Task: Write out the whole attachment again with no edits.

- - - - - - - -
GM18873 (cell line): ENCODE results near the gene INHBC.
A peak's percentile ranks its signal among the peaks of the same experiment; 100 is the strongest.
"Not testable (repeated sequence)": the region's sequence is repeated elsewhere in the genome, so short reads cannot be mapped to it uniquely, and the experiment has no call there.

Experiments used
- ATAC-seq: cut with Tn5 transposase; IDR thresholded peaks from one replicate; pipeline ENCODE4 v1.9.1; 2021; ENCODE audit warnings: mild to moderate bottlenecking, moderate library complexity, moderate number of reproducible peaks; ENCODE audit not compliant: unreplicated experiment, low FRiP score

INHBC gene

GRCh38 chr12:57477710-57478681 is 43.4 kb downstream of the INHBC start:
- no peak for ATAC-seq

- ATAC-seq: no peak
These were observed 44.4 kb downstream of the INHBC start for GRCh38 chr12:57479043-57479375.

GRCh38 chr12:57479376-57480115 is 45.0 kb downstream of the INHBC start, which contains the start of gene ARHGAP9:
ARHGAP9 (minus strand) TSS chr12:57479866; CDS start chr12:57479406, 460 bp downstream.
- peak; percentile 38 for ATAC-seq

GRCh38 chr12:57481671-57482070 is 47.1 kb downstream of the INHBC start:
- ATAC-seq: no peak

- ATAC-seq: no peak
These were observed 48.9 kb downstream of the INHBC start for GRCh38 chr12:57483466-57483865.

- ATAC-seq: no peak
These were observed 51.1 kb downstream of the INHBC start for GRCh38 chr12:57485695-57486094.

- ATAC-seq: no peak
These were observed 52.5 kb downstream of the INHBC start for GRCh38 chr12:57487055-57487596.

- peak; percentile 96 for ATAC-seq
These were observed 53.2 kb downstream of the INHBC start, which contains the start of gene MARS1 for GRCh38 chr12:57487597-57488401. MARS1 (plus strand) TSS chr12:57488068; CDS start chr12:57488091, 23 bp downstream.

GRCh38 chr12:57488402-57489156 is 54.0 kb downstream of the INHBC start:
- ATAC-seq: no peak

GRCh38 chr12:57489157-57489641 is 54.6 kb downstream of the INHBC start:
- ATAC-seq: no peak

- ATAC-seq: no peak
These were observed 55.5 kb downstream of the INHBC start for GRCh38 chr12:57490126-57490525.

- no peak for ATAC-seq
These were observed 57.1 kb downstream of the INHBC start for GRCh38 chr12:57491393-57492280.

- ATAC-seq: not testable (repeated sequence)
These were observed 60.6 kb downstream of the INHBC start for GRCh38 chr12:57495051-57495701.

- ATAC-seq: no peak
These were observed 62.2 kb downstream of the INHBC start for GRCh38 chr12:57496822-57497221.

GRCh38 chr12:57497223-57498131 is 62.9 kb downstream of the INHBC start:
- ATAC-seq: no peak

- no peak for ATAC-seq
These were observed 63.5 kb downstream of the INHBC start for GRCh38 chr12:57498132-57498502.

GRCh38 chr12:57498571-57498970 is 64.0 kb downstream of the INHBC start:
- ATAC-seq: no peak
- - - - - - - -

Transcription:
GM18873 (cell line): ENCODE results near the gene INHBC.
A peak's percentile ranks its signal among the peaks of the same experiment; 100 is the strongest.
"Not testable (repeated sequence)": the region's sequence is repeated elsewhere in the genome, so short reads cannot be mapped to it uniquely, and the experiment has no call there.

Experiments used
- ATAC-seq: cut with Tn5 transposase; IDR thresholded peaks from one replicate; pipeline ENCODE4 v1.9.1; 2021; ENCODE audit warnings: mild to moderate bottlenecking, moderate library complexity, moderate number of reproducible peaks; ENCODE audit not compliant: unreplicated experiment, low FRiP score

INHBC gene

GRCh38 chr12:57477710-57478681 is 43.4 kb downstream of the INHBC start:
- no peak for ATAC-seq

- ATAC-seq: no peak
These were observed 44.4 kb downstream of the INHBC start for GRCh38 chr12:57479043-57479375.

GRCh38 chr12:57479376-57480115 is 45.0 kb downstream of the INHBC start, which contains the start of gene ARHGAP9:
ARHGAP9 (minus strand) TSS chr12:57479866; CDS start chr12:57479406, 460 bp downstream.
- peak; percentile 38 for ATAC-seq

GRCh38 chr12:57481671-57482070 is 47.1 kb downstream of the INHBC start:
- ATAC-seq: no peak

- ATAC-seq: no peak
These were observed 48.9 kb downstream of the INHBC start for GRCh38 chr12:57483466-57483865.

- ATAC-seq: no peak
These were observed 51.1 kb downstream of the INHBC start for GRCh38 chr12:57485695-57486094.

- ATAC-seq: no peak
These were observed 52.5 kb downstream of the INHBC start for GRCh38 chr12:57487055-57487596.

- peak; percentile 96 for ATAC-seq
These were observed 53.2 kb downstream of the INHBC start, which contains the start of gene MARS1 for GRCh38 chr12:57487597-57488401. MARS1 (plus strand) TSS chr12:57488068; CDS start chr12:57488091, 23 bp downstream.

GRCh38 chr12:57488402-57489156 is 54.0 kb downstream of the INHBC start:
- ATAC-seq: no peak

GRCh38 chr12:57489157-57489641 is 54.6 kb downstream of the INHBC start:
- ATAC-seq: no peak

- ATAC-seq: no peak
These were observed 55.5 kb downstream of the INHBC start for GRCh38 chr12:57490126-57490525.

- no peak for ATAC-seq
These were observed 57.1 kb downstream of the INHBC start for GRCh38 chr12:57491393-57492280.

- ATAC-seq: not testable (repeated sequence)
These were observed 60.6 kb downstream of the INHBC start for GRCh38 chr12:57495051-57495701.

- ATAC-seq: no peak
These were observed 62.2 kb downstream of the INHBC start for GRCh38 chr12:57496822-57497221.

GRCh38 chr12:57497223-57498131 is 62.9 kb downstream of the INHBC start:
- ATAC-seq: no peak

- no peak for ATAC-seq
These were observed 63.5 kb downstream of the INHBC start for GRCh38 chr12:57498132-57498502.

GRCh38 chr12:57498571-57498970 is 64.0 kb downstream of the INHBC start:
- ATAC-seq: no peak